6

I am brushing up on my data structures by reading a book and one of the questions it asks is to build a circular Single Linked List by not using "first" & "last" pointers, but rather allow access to it by using one reference "current". I am not sure I understand the question, I always thought I needed at least either first or last. Here is my implementation but it has "first", not sure how to get around it. Can you please comment on how I can adjust my code to eliminate reliance on first?

class Link {
    public int iData;              
    public Link next;              

    public Link(int id) { // constructor
        iData = id;                         
    }                          

    public void displayLink() {
        System.out.print(iData + " ");
    }
}  // end class Link

Then here's the list itself:

public class CircularLinkedList {
    private Link first;
    private Link current;    

    public Link getCurrent(){
        return current;
    }

    public void setCurrent(int data){

    }

    public void advance(){
        current = current.next;
    }

    public void insert(int data) {
        Link newLink = new Link(data);
        if (first == null) { 
            first = current = newLink;
        } else {
            current.next = newLink;
        }
        current = newLink;
        newLink.next = first;
    }
    ...
}
5

If you have a circular linked list, then each node points to the next node in a continuous loop. So there is no last and no first. In this situation, you only need one pointer into the data structure (which the question is calling "current") because you can walk the whole list until you get back to where you started.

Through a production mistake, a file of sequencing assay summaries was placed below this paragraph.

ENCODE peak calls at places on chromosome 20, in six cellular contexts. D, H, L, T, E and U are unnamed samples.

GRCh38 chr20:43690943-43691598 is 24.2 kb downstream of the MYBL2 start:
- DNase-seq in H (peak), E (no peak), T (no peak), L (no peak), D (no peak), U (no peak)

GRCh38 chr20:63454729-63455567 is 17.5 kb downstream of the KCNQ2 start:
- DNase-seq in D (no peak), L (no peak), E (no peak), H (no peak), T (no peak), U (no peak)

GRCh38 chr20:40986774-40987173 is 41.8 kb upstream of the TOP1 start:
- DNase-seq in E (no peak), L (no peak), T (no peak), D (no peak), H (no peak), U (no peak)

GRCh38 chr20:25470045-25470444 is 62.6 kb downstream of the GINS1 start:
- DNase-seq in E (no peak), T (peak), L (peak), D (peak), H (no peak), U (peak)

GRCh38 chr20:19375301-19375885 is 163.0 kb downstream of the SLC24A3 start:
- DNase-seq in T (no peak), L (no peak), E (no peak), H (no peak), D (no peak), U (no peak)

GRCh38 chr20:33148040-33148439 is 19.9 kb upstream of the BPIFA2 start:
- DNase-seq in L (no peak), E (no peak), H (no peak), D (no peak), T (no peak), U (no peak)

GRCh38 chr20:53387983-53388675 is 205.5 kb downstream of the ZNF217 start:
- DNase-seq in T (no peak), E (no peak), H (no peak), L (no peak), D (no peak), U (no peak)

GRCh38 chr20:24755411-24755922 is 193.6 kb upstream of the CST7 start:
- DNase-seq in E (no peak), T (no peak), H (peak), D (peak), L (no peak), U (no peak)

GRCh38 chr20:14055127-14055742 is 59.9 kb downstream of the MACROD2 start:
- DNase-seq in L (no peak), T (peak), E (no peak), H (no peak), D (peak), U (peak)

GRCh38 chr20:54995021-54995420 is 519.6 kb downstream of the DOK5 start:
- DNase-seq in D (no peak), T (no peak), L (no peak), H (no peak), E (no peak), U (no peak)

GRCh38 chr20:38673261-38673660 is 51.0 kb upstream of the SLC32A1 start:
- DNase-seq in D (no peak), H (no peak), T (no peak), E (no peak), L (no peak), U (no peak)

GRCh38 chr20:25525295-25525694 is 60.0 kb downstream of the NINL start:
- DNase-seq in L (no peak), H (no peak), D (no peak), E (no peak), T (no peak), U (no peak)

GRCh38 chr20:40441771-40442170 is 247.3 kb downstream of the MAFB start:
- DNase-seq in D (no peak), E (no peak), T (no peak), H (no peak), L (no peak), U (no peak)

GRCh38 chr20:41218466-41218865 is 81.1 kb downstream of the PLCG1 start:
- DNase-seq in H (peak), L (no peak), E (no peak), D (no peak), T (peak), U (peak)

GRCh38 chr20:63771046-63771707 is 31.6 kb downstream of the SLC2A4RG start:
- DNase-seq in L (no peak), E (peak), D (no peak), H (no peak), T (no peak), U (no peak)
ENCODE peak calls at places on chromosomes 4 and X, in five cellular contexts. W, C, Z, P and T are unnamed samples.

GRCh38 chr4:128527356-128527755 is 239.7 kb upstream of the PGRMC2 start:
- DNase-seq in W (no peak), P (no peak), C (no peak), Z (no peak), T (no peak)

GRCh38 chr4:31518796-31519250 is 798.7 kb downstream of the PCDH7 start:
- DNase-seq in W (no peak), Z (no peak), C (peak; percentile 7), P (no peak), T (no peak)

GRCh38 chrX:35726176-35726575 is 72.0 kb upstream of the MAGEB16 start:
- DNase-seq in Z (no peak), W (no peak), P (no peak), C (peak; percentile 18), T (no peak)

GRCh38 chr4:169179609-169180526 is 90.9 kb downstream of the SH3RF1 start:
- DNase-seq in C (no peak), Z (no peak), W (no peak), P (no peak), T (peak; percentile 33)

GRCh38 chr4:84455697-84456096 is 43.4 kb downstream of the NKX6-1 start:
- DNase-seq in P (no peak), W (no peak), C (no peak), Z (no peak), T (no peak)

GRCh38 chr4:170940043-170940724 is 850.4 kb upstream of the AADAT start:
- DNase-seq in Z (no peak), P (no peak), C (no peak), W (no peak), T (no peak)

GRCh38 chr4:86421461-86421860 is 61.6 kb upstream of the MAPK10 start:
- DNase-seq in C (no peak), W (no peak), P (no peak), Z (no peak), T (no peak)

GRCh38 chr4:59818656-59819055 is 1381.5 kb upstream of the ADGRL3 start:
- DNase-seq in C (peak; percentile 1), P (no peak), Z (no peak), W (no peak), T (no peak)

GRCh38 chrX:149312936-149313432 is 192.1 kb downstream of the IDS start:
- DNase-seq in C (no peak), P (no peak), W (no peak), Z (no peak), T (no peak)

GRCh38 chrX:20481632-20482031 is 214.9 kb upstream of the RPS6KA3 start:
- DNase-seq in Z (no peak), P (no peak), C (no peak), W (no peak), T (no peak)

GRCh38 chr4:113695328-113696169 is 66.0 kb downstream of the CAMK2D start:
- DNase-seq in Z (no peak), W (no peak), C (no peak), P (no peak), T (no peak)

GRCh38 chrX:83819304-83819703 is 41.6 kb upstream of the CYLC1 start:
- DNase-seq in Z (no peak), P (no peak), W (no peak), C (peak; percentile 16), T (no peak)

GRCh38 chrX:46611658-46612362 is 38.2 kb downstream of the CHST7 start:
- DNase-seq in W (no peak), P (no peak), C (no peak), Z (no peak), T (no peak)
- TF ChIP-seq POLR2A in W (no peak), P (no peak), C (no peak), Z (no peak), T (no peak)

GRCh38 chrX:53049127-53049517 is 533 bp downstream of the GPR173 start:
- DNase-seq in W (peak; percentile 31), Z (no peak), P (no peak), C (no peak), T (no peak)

One node might look like this:

public class ListNode<T> {
    private T element;
    private ListNode<T> next;
}

So in this environment, when you add your first node to the list, it's "next" pointer will point to itself. When you add the second node, each "next" pointer will point to the other. When you add the third node, then they will each point to the next one, and presumably this is being ordered in some way. Each additional node added will be inserted into the appropriate place in the loop.

A good usage for a data structure like this would be a schedule that gets repeated every day or every hour. All of the events can be stored in a circular list and the "current" pointer always points to whichever is scheduled next.

Obviously, when searching a list like this, you need to keep a reference to the first node. This is the only way you can know if you've searched the whole list since it doesn't end with a null "next" pointer.

Edit: As discussed in the (extensive) comments below, a "tail" pointer would seem to be a very good idea here for insert operations. Here is the original method that I posted, which has been renamed insertAfter:

public void insertAfter(int data) {
    Link newLink = new Link(data);
    if (current == null) { 
        newLink.next = newLink;
        current = newLink;
    } else {
        newLink.next = current.next;
        current.next = newLink;
    }
}